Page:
All of this, I might add, happening (as with NASA funding) at taxpayer expense.

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What I found most shocking about this film was that NASA blatantly participated in its making—you can’t miss it, NASA logos are plastered everywhere; and there’s even a reference to the agency’s greatest achievement, which the movie’s whole premise is questioning (Holbrook casually mentions when “Armstrong stepped out on the moon”).  It’s almost as if NASA might have been daring viewers to wonder, like Hyams, about the received historical narrative of what the film’s tag line calls “The most important event in our nation’s history.”  Or even challenging us to think “…what if it never really happened?”  My own conspiracy theory (the film inspires them) about NASA’s participation is that it might have been afraid not to—afraid its absence might have led to further conspiracy theorizing from the public.  A damned-if-you-do-damned-if-you-don’t situation.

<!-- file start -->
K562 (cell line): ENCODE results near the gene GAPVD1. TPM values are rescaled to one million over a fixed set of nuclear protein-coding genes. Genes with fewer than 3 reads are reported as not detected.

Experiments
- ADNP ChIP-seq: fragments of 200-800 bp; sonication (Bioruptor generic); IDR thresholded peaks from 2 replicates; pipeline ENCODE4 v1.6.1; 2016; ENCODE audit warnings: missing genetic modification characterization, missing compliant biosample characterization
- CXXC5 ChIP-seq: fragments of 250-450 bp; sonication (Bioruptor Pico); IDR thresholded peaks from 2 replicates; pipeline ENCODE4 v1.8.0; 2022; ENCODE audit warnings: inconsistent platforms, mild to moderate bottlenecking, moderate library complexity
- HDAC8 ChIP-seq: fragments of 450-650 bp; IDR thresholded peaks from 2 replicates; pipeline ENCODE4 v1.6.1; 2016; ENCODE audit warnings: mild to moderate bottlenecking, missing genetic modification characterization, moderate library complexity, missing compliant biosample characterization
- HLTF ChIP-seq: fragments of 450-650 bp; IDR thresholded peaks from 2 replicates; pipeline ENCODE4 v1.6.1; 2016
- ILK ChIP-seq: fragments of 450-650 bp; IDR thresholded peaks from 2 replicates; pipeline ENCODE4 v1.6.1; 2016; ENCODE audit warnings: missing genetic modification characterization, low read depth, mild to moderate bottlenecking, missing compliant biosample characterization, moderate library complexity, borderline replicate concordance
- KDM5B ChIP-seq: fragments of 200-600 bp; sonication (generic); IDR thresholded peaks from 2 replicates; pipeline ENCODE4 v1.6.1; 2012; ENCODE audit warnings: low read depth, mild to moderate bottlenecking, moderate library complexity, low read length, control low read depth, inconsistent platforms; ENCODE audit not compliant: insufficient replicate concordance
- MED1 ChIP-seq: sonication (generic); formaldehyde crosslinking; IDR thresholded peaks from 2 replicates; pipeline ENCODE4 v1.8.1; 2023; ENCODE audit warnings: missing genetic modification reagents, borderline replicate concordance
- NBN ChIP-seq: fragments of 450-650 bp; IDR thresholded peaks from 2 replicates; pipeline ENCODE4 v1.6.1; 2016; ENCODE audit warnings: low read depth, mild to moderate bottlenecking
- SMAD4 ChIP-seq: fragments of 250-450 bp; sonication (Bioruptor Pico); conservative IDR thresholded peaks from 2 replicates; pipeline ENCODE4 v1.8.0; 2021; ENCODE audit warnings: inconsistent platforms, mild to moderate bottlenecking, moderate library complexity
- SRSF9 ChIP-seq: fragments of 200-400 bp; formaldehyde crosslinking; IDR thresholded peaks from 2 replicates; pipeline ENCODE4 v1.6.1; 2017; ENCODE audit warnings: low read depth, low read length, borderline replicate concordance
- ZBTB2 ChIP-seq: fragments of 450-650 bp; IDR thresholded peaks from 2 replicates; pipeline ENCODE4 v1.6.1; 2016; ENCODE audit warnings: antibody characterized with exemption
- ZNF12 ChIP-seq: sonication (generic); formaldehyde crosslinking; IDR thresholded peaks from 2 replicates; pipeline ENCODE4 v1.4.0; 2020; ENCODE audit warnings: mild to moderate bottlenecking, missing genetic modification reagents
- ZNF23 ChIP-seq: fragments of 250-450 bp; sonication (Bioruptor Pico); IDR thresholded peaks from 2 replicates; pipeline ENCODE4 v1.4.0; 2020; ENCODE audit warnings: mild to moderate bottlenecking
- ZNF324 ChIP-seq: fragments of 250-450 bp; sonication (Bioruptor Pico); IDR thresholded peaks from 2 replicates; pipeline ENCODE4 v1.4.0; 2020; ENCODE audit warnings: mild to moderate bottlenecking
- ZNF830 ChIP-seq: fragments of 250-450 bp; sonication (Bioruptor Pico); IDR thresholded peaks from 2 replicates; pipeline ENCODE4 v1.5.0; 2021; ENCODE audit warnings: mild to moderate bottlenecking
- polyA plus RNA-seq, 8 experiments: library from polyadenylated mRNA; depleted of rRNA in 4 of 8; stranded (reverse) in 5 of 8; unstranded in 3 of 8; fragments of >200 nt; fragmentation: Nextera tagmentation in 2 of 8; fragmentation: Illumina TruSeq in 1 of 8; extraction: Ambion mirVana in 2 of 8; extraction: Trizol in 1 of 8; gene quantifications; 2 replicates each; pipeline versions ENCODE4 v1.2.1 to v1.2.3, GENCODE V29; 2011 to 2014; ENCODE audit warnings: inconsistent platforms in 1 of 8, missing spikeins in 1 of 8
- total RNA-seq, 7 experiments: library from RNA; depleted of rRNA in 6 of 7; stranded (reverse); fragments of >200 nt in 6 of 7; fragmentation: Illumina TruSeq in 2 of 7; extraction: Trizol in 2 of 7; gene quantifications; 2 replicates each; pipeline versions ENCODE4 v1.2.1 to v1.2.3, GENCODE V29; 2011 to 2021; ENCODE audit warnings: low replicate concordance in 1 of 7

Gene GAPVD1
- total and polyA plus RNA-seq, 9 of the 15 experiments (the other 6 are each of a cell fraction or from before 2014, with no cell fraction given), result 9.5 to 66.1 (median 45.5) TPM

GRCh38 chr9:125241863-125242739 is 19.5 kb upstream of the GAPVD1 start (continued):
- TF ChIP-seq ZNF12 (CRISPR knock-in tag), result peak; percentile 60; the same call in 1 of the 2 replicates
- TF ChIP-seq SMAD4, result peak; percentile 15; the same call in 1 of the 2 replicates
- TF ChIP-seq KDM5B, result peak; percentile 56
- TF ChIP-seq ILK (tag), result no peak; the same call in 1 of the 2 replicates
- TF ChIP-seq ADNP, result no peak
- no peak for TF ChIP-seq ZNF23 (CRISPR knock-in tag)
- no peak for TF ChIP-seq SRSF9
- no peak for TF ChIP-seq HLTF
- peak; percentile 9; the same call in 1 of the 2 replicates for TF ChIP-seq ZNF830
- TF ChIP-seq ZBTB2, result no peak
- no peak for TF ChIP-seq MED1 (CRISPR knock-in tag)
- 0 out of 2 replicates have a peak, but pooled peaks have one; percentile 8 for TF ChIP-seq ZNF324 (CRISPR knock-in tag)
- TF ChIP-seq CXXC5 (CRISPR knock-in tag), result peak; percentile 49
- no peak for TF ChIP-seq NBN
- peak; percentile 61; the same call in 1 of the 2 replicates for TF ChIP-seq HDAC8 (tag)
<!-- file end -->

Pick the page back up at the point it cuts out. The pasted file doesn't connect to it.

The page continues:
Lose-lose, either way.

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Capricorn One is part of that 1970s sort-of movie genre combining paranoia, conspiracy theory, and deep-in-the-bone cynicism so embedded in that post-Watergate decade.  Films like The Parallax View, Winter Kills, Chinatown, and The Conversation—now-iconic embodiments of such endemic pessimism—present a world in which nothing and no one can be trusted, all that we believed as true and enduring is false, and everyone in charge is lying to Us.  And in which the liars justify themselves by claiming it’s for our own good.  Such as Holbrook’s heartfelt rationale for perpetuating the fraud—because it will give the American public something to “believe” in.  Or, as sarcastically re-stated by one astronaut, “If we go along with you and lie our asses off, [then] the world of truth and ideals is protected.  But if we don’t…take part in some giant rip-off of yours, then somehow…we’re managing to ruin the country.”

Like, it’s their patriotic duty to lie…